In Philadelphia, a demilitarized zone formed early Friday afternoon at Arch and 12th streets near the convention center, where ballot counting continued. To the south was a large, jubilant street party, in front of historic Reading Terminal Market. To the north were agitated Trump supporters engaging in magical thinking.

On Friday, as the counting continued in the convention center, Biden fans held an impromptu street party on one side of a nearby intersection while Trump supporters seethed on the other side.

New Jersey resident Edward X. Young wore a button that said "Barron 2052," referring to the president's 14-year-old son. "I will never accept Joe Biden," said Young, a horror-movie actor whose titles include "Maggots," "Mold!" and "Gerry the Psychopath."

Biden "is a senile gangster with the IQ of a sack of carrots," he said.

That evening, a federal judge heard arguments from attorneys who wanted to stop the counting in Nevada's Clark County because Republicans could not conduct "meaningful observation." The judge wondered how to interpret the phrase. How many people should observe, and from what distance? Should observers be entitled to hear a ballot-counter's every utterance? What if one of the poll workers had a soft voice and could not be overheard?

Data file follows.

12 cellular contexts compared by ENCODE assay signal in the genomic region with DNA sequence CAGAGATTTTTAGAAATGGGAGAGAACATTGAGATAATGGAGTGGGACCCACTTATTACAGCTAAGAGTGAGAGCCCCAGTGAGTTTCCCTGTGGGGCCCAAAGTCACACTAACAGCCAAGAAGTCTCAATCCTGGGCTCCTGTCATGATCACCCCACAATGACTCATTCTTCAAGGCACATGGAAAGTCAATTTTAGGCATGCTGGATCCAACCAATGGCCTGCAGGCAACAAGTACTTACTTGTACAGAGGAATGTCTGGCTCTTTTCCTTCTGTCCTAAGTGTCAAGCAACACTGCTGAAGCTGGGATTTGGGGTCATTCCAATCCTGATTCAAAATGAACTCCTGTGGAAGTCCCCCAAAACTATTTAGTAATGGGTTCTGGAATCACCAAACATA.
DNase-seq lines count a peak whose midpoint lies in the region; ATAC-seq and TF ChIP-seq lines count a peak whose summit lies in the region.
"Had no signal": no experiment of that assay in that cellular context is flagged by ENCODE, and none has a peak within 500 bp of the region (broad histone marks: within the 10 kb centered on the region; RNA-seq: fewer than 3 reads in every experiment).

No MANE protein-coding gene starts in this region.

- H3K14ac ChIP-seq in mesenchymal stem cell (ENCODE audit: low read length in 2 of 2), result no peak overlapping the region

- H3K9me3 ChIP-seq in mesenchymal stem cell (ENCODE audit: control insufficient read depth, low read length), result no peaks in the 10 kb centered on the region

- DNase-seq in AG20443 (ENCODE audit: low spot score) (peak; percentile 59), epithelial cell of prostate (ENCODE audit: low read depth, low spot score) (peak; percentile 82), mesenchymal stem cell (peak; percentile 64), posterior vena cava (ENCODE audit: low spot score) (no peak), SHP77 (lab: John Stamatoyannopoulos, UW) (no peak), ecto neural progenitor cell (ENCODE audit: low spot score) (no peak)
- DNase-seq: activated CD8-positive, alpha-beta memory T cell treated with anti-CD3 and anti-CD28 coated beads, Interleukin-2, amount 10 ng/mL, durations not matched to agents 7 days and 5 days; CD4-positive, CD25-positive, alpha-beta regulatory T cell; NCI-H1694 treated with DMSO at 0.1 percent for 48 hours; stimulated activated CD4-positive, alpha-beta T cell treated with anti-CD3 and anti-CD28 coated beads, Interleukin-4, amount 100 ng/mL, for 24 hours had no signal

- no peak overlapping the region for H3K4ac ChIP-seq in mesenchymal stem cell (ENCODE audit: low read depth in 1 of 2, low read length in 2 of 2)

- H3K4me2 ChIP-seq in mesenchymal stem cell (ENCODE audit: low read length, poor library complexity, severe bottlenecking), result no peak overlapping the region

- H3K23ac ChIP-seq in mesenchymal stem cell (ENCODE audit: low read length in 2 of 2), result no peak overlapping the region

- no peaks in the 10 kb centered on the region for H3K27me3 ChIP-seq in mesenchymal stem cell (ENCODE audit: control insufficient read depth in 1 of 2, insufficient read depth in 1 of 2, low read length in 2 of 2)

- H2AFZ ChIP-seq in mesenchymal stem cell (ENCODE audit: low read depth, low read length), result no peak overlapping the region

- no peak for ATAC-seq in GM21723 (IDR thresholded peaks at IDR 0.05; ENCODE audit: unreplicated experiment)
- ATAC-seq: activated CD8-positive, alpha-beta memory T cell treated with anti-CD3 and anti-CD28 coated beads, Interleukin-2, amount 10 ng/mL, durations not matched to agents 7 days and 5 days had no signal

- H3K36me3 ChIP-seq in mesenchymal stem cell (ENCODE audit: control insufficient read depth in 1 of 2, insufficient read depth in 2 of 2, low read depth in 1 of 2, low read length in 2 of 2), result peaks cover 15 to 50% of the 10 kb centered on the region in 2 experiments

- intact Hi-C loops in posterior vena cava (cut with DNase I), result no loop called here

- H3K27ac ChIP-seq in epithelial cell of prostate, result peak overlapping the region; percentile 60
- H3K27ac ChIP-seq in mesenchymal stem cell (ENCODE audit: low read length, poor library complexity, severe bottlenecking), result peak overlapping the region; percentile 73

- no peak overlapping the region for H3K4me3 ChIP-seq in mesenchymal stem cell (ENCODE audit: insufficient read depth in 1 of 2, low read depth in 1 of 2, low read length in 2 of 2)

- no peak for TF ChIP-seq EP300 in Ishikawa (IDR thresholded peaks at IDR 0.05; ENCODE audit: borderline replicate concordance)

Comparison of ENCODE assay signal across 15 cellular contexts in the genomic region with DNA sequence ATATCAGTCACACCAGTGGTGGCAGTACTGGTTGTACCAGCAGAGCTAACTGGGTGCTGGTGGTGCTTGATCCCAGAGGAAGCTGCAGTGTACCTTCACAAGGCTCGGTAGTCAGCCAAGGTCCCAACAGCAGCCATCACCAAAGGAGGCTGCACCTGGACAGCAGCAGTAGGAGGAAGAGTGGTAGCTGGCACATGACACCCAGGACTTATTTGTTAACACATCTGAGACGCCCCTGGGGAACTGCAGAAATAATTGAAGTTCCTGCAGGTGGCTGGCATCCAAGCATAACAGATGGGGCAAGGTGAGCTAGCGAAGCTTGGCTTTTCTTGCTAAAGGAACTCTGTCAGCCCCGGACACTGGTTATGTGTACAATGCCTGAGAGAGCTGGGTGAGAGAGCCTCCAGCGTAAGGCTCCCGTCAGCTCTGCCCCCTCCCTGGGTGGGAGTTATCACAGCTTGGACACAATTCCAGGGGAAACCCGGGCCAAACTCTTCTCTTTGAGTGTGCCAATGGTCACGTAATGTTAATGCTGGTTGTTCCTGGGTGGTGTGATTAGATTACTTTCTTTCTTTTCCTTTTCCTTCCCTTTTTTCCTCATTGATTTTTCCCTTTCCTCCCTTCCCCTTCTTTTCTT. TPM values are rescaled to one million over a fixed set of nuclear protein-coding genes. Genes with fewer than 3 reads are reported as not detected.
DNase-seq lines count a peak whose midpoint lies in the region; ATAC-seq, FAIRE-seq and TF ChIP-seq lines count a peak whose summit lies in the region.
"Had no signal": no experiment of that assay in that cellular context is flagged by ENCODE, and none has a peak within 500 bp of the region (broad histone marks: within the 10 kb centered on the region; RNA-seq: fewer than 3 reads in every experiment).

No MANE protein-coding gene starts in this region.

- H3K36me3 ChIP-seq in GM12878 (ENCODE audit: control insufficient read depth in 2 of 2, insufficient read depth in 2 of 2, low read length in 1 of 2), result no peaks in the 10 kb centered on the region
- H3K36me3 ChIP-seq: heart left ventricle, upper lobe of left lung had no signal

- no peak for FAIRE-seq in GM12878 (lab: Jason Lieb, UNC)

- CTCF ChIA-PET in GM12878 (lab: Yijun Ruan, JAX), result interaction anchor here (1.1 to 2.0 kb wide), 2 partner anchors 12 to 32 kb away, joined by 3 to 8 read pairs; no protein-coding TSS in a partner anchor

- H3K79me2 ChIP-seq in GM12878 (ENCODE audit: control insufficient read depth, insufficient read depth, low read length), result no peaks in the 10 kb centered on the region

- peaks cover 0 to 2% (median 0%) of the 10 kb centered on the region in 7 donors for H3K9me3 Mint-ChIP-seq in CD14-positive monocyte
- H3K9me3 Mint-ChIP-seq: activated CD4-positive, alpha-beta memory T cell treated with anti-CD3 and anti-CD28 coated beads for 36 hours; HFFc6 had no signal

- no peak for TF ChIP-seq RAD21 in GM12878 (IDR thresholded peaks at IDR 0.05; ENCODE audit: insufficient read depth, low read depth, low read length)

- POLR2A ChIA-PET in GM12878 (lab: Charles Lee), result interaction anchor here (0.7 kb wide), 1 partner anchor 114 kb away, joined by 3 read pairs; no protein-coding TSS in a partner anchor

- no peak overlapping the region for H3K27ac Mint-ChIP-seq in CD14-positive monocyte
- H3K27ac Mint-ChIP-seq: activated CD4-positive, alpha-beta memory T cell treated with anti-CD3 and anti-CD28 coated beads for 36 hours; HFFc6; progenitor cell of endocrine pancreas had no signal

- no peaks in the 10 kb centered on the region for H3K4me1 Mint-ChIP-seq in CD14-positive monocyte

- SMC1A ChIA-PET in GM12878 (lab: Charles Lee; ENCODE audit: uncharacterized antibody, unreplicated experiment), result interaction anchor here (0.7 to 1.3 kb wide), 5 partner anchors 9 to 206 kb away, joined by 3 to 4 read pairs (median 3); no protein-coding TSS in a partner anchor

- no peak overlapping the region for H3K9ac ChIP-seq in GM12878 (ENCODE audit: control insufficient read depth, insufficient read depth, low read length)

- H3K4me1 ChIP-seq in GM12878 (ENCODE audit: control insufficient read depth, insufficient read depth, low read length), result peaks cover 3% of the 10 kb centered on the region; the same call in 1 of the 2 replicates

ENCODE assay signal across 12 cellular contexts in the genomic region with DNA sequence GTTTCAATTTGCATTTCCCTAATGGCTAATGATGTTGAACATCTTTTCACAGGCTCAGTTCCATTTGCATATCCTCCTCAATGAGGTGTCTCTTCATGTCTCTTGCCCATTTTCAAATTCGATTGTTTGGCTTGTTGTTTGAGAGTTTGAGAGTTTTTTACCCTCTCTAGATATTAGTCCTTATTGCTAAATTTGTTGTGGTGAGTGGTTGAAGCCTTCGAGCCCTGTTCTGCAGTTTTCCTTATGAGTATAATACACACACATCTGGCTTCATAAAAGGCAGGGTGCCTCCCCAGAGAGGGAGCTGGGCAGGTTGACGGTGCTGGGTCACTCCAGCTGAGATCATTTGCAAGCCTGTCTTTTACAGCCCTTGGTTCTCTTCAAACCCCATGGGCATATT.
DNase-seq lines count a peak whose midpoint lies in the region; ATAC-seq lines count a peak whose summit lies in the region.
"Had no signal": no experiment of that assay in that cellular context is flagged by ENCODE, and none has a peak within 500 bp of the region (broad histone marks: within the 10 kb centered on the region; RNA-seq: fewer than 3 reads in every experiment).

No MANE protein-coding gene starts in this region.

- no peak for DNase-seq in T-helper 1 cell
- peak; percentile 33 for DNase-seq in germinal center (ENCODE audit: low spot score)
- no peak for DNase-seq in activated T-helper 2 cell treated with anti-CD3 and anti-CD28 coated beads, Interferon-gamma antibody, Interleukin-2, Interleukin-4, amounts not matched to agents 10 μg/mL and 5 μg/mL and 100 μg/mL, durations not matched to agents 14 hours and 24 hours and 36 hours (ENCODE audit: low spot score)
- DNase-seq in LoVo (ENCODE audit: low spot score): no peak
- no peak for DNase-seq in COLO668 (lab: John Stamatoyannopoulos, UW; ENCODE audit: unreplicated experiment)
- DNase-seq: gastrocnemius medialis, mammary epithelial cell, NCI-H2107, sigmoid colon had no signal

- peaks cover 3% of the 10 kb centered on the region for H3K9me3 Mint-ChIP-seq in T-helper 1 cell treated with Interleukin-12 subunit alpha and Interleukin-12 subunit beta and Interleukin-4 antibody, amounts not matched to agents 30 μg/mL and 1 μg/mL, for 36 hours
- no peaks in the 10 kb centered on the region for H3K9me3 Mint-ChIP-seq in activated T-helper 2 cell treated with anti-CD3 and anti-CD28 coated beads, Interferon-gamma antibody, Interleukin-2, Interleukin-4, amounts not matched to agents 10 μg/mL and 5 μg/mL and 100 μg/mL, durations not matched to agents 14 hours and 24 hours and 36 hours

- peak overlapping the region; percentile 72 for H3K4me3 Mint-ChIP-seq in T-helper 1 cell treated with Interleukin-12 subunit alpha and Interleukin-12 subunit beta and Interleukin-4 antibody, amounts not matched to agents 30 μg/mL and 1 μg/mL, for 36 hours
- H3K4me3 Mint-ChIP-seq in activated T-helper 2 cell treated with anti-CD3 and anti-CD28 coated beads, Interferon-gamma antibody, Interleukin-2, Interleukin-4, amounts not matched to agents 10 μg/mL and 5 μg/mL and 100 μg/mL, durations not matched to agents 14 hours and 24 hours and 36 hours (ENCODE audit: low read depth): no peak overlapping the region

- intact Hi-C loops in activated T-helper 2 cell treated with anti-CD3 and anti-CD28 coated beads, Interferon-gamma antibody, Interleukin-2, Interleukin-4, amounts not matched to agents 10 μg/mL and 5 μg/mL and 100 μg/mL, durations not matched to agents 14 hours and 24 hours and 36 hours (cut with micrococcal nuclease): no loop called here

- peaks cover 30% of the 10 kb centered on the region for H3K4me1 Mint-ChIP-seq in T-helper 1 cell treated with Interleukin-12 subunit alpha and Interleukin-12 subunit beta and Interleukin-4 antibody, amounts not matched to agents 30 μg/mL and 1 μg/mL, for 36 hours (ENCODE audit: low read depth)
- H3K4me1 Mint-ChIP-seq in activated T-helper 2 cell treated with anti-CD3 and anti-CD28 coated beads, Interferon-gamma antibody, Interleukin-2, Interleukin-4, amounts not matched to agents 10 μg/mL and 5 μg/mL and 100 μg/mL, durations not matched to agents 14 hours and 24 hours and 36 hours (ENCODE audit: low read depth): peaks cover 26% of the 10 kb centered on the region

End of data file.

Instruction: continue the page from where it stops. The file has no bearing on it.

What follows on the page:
"At what point does this get to the ridiculous?" Judge Andrew P. Gordon asked.

His question was answered the following day, at Four Seasons Total Landscaping.

Sean Middleton, the company's director of sales, was at a Bible study when he got the call to come to the shop and help prepare for Giuliani's news conference.

"I was pretty happy because it got me out of Bible study," he said Saturday, adding: "I have no idea why [the campaign] wanted to do it here. I don't know how the government works. Maybe they saw on satellite images that we have a big back lot and proximity to [Interstate] 95?"

Middleton said he was not aware of any connection between the landscaping company and the Trump campaign, which did not immediately provide an explanation for why the news conference was held at that location.

Giuliani stood in the landscaping company's dusty parking lot with campaign adviser Corey Lew­andowski, in front of a garage door plastered with Trump placards, flanked by a few disgruntled GOP poll observers, facing a gaggle of journalists. He claimed there was fraud; he also said GOP observers were prevented from witnessing fraud. About 30 minutes into his show, Giuliani was informed that the race had been called for Biden on television. He stretched out his arms, looked to the heavens and seemed to mock-crucify himself on the notion.